They asked for it: tempting fate or living your life?

Should you change your behaviour to avoid attention?

PetiteFolle doesn’t think so:

I saw a French documentary a few weeks ago detailing the plight of many Chinese immigrants in Paris who are the victims of nasty muggings. Often running small cash-based shops, many Paris-based Chinese carry large quantities of money around. Their own hard-earned profits. Sometimes these people are illegal immigrants without access to a bank account, they carry what little they have with them as they have nowhere else to keep it.

The documentary interviewed several of the victims then cut to one of the men in a gang responsible for these robberies. “Why would I work when I can get a quick 10,000€ from one of these guys?” What would you expect to see next? Scenes of a police education program targeting this violence? Maybe a police crack-down against the perpetrators? No. What I saw next was a classroom of Chinese immigrants being taught that they shouldn’t carry large quantities of money with them. That they shouldn’t wear expensive jewellery as it signals to potential muggers that they would be a good target.

Really??? I could not believe what I was watching. Rather than making attempts to change the behaviour of the violent attackers, it was the behaviour of the victims that was targeted for change. This appalled me. But I guess it shouldn’t have surprised me. After all, it was similar to the arguments that come up every now and then that women who wear provocative clothing are asking to be raped.

I believe very strongly that local customs should be honored by travellers, immigrants and ex-pats alike, that there are certain situations in which foreigners should change their behaviour in order to be respectful to the culture. But in the example I am using here, it is culturally acceptable to wear expensive jewellery in France… nay, France is the home of expensive jewellery. Why should there be one set of rules for rich locals walking down the Champs Elysée and another set for Chinese immigrants walking around the Chinese quarter?

Double standards like these are quite simply unfair. A person’s body is their own property and at no time does anyone else have a right to touch it without that person’s permission, no matter what they are wearing or how much money they are carrying. We should be ashamed to live in a society that encourages victim education rather than cracking down on the perpetrators of violent crimes such as muggings and rapes. Nobody “asks” for these crimes. The victim is not to blame.

PerfectlyRandom thinks you should:

I don’t disagree that a person’s body is their own, and I certainly don’t agree with anyone taking anything that isn’t rightfully theirs. But let’s be honest: there are some kids who play better with others in the playground – and as we all know, adult life isn’t too dissimilar to school yard politics. Try as we might to teach others how to behave, and how to treat others with respect, there will always be some kids who just never learn.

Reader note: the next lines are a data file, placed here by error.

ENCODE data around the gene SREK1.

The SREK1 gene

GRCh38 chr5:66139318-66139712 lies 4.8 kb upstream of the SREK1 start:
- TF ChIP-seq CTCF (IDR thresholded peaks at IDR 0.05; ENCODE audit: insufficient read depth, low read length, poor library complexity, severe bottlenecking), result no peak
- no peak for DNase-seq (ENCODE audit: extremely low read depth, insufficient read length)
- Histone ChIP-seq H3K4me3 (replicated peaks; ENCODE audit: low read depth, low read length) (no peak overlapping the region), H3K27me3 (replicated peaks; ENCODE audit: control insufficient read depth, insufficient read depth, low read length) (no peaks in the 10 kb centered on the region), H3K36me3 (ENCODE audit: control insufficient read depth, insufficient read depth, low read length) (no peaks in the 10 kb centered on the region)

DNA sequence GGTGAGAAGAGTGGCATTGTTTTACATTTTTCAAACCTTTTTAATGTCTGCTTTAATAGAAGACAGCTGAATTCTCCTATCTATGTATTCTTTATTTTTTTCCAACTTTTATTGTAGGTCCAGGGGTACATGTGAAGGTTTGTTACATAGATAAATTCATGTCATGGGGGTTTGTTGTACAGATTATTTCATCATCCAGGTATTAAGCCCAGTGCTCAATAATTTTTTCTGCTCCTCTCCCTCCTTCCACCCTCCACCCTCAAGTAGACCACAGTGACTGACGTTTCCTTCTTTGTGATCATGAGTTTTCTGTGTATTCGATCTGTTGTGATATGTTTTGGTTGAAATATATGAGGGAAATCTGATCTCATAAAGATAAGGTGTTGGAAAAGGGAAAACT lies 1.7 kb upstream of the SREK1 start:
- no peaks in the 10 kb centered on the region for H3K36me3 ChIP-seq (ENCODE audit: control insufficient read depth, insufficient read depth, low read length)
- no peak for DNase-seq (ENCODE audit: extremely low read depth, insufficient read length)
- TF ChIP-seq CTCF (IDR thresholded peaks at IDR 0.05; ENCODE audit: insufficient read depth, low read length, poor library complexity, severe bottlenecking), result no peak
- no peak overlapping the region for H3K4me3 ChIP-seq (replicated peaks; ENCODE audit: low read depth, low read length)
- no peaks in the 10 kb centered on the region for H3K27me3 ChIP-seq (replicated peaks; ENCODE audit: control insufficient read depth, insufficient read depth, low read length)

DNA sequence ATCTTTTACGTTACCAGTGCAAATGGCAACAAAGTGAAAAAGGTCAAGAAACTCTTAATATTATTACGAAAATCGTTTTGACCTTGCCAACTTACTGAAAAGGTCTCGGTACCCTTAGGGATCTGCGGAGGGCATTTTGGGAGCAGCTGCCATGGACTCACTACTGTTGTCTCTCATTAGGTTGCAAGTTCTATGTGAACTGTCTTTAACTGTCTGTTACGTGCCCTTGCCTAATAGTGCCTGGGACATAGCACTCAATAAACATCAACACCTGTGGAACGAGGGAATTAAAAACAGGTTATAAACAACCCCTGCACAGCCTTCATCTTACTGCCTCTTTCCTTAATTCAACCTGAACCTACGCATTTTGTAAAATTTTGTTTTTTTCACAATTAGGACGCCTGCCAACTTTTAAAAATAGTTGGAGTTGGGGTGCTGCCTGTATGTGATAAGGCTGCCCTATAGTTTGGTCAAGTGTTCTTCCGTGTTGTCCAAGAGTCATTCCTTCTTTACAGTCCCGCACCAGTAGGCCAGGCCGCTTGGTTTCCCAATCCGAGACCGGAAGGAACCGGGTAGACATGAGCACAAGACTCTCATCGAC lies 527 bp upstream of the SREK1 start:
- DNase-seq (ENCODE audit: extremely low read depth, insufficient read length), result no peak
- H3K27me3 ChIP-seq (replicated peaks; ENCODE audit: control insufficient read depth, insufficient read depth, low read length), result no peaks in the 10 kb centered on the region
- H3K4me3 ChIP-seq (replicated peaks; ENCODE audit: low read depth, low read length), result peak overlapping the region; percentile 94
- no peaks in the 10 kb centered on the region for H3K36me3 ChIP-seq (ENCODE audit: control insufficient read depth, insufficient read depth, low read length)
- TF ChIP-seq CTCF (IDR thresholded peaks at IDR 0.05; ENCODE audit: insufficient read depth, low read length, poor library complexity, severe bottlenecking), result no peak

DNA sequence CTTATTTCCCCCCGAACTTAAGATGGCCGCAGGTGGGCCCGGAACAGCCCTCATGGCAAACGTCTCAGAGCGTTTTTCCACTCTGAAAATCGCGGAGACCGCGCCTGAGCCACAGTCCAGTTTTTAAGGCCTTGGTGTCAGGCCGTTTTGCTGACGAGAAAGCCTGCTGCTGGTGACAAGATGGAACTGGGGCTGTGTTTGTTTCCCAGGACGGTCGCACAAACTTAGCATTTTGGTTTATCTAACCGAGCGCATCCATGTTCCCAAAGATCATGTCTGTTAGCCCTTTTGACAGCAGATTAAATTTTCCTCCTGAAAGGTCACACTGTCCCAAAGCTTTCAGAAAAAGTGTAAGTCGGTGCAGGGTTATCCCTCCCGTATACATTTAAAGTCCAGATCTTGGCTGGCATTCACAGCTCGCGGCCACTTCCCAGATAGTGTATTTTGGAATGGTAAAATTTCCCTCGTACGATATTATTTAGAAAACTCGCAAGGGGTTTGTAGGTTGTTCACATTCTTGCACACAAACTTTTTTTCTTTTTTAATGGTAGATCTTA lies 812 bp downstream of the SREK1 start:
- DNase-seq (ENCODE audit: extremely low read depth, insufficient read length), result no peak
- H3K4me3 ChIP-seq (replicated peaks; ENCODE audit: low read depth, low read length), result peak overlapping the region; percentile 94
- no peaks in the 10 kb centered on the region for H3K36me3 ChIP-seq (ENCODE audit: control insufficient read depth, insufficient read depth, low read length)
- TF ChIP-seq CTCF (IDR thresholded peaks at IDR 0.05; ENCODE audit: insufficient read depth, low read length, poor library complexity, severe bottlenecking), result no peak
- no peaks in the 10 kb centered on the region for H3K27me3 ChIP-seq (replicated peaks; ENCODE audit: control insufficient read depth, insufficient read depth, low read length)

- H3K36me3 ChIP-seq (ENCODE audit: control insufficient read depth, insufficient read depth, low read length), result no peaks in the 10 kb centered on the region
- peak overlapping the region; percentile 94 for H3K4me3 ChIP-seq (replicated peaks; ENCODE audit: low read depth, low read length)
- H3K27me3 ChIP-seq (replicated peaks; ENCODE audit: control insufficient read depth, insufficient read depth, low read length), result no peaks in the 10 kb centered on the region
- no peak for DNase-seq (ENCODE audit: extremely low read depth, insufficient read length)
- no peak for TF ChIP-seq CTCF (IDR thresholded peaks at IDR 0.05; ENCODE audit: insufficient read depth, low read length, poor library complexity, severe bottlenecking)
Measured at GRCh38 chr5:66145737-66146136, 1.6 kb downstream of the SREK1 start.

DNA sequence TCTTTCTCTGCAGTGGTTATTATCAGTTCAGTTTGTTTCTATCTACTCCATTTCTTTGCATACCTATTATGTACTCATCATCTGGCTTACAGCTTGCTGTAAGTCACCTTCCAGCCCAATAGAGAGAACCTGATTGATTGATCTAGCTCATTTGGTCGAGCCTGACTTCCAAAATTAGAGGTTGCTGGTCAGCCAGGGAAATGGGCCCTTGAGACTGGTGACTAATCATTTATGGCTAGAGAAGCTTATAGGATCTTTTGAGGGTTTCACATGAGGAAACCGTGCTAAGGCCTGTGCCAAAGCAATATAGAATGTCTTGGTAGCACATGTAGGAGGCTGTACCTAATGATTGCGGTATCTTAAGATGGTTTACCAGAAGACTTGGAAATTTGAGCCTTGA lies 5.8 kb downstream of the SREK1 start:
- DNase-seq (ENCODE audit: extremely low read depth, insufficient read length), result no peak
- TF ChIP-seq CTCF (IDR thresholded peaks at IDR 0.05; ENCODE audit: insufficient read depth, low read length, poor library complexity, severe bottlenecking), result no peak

Walking through life denying the existence of such characters is akin to living a lie. It doesn’t matter if you’re a good person who does good things, I can assure you that at some stage during your hopefully long and satisfying life, you will come across an unscrupulous boss, a backstabbing colleague, a belligerent bank manager, a power hungry spiritual leader, or a thieving “entrepreneur”.

If your boss calls your competence into question in front of colleagues, you would pull them up on their behaviour afterwards. You would tell them that it was not acceptable, and that you will not stand for it again. It might be out of your comfort zone, and something you absolutely do not want to do (after all, it isn’t your behaviour that is inappropriate, and they’re your boss and should know better), but once a bully knows that they can get away with treating someone poorly, they will continue to do so. So you do what you have to do. You adapt.

When I am a tourist and I visit a country or sites that require a certain standard of dress, I don’t complain at having to cover my shoulders or ensure my legs are not visible, even though this isn’t expected of me in my own country. I adapt.

If you move to a big city which isn’t like the country town you grew up in where everyone knows everyone, you don’t leave your doors unlocked just because that’s what you did at home. That would be silly, so you adapt.

I fail to see how understanding how your behaviour can change how you are treated in the workplace, how it might affect the people of a country you are visiting, or how it might protect your home, is any different to understanding how it can keep you safe.

You can and should change your behaviour to avoid victimisation when appropriate – crimes are certainly not the victims fault, but modifying your behaviour to suit your environment may just ensure you avoid becoming a target.

Image courtesy of stock.xchng


One thought on “They asked for it: tempting fate or living your life?

  1. I’m a big believer in changing behaviour to reduce the risk of harm to myself. I wouldn’t wear flashy jewellery when travelling a developing country, I wouldn’t walk down a dark laneway by myself late at night, and if I see a group of loud, aggressive, drunken guys on the street I would cross over and walk on the other side of the street.

    It’s idealistic and a fantasy to think that the world is all fairy floss and sugar sweet and there is no evil in this world, but the reality is that some people are not nice, are opportunistic, and will hurt others. Yes, re-education on the part of delinquents could be an option but is impractical on a large scale. If you don’t want to be a victim, avoid inviting trouble.

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